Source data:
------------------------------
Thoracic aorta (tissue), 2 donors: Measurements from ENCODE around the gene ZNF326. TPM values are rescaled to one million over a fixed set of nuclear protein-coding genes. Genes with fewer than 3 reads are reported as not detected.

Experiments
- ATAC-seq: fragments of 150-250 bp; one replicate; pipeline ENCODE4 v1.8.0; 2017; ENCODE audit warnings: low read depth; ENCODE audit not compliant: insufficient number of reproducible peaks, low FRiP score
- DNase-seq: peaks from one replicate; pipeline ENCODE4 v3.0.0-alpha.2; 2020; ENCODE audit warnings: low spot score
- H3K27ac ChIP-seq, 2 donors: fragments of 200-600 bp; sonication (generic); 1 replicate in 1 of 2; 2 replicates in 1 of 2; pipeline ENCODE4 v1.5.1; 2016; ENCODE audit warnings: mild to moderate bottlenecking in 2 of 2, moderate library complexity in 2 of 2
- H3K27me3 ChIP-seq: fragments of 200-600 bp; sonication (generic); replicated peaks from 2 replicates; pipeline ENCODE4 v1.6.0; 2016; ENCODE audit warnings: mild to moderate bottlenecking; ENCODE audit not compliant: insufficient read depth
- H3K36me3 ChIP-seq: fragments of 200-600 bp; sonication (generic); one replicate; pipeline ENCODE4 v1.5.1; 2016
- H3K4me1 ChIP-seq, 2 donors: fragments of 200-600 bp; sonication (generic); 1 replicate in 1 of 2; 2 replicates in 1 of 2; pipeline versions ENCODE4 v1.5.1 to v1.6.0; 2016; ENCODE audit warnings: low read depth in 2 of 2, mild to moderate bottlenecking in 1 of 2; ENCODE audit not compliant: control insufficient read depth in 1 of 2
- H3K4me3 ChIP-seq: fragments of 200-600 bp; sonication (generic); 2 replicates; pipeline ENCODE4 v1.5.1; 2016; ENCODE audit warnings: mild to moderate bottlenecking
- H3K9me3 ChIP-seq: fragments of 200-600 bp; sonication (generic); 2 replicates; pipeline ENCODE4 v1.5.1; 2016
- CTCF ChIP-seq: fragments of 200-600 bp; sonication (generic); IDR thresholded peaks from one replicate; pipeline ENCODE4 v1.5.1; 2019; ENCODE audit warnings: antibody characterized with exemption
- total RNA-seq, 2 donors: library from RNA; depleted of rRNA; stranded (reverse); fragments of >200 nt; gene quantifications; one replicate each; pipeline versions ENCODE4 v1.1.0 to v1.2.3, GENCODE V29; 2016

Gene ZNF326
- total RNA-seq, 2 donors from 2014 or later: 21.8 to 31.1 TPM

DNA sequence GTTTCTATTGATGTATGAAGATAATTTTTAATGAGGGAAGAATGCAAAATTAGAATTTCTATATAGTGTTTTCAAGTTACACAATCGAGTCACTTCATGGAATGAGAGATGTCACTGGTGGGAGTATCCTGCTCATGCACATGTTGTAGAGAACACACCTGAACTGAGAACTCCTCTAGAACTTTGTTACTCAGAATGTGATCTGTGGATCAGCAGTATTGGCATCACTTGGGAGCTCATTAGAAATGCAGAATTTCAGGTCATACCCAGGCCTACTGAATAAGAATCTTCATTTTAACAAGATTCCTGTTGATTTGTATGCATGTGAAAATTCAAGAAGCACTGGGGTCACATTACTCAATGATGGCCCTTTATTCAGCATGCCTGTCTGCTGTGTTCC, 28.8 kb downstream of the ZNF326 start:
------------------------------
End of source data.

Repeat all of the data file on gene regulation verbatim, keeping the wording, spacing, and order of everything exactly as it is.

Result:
Thoracic aorta (tissue), 2 donors: Measurements from ENCODE around the gene ZNF326. TPM values are rescaled to one million over a fixed set of nuclear protein-coding genes. Genes with fewer than 3 reads are reported as not detected.

Experiments
- ATAC-seq: fragments of 150-250 bp; one replicate; pipeline ENCODE4 v1.8.0; 2017; ENCODE audit warnings: low read depth; ENCODE audit not compliant: insufficient number of reproducible peaks, low FRiP score
- DNase-seq: peaks from one replicate; pipeline ENCODE4 v3.0.0-alpha.2; 2020; ENCODE audit warnings: low spot score
- H3K27ac ChIP-seq, 2 donors: fragments of 200-600 bp; sonication (generic); 1 replicate in 1 of 2; 2 replicates in 1 of 2; pipeline ENCODE4 v1.5.1; 2016; ENCODE audit warnings: mild to moderate bottlenecking in 2 of 2, moderate library complexity in 2 of 2
- H3K27me3 ChIP-seq: fragments of 200-600 bp; sonication (generic); replicated peaks from 2 replicates; pipeline ENCODE4 v1.6.0; 2016; ENCODE audit warnings: mild to moderate bottlenecking; ENCODE audit not compliant: insufficient read depth
- H3K36me3 ChIP-seq: fragments of 200-600 bp; sonication (generic); one replicate; pipeline ENCODE4 v1.5.1; 2016
- H3K4me1 ChIP-seq, 2 donors: fragments of 200-600 bp; sonication (generic); 1 replicate in 1 of 2; 2 replicates in 1 of 2; pipeline versions ENCODE4 v1.5.1 to v1.6.0; 2016; ENCODE audit warnings: low read depth in 2 of 2, mild to moderate bottlenecking in 1 of 2; ENCODE audit not compliant: control insufficient read depth in 1 of 2
- H3K4me3 ChIP-seq: fragments of 200-600 bp; sonication (generic); 2 replicates; pipeline ENCODE4 v1.5.1; 2016; ENCODE audit warnings: mild to moderate bottlenecking
- H3K9me3 ChIP-seq: fragments of 200-600 bp; sonication (generic); 2 replicates; pipeline ENCODE4 v1.5.1; 2016
- CTCF ChIP-seq: fragments of 200-600 bp; sonication (generic); IDR thresholded peaks from one replicate; pipeline ENCODE4 v1.5.1; 2019; ENCODE audit warnings: antibody characterized with exemption
- total RNA-seq, 2 donors: library from RNA; depleted of rRNA; stranded (reverse); fragments of >200 nt; gene quantifications; one replicate each; pipeline versions ENCODE4 v1.1.0 to v1.2.3, GENCODE V29; 2016

Gene ZNF326
- total RNA-seq, 2 donors from 2014 or later: 21.8 to 31.1 TPM

DNA sequence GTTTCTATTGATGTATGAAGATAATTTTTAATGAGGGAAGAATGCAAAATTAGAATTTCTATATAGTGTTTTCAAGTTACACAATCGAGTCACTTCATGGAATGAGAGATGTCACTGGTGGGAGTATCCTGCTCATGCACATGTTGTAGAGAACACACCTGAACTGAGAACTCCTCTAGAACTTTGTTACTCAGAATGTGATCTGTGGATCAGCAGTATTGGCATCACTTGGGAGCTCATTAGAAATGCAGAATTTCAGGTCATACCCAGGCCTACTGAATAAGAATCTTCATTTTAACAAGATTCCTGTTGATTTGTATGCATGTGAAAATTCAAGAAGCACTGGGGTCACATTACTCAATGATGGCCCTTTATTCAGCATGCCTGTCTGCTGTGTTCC, 28.8 kb downstream of the ZNF326 start: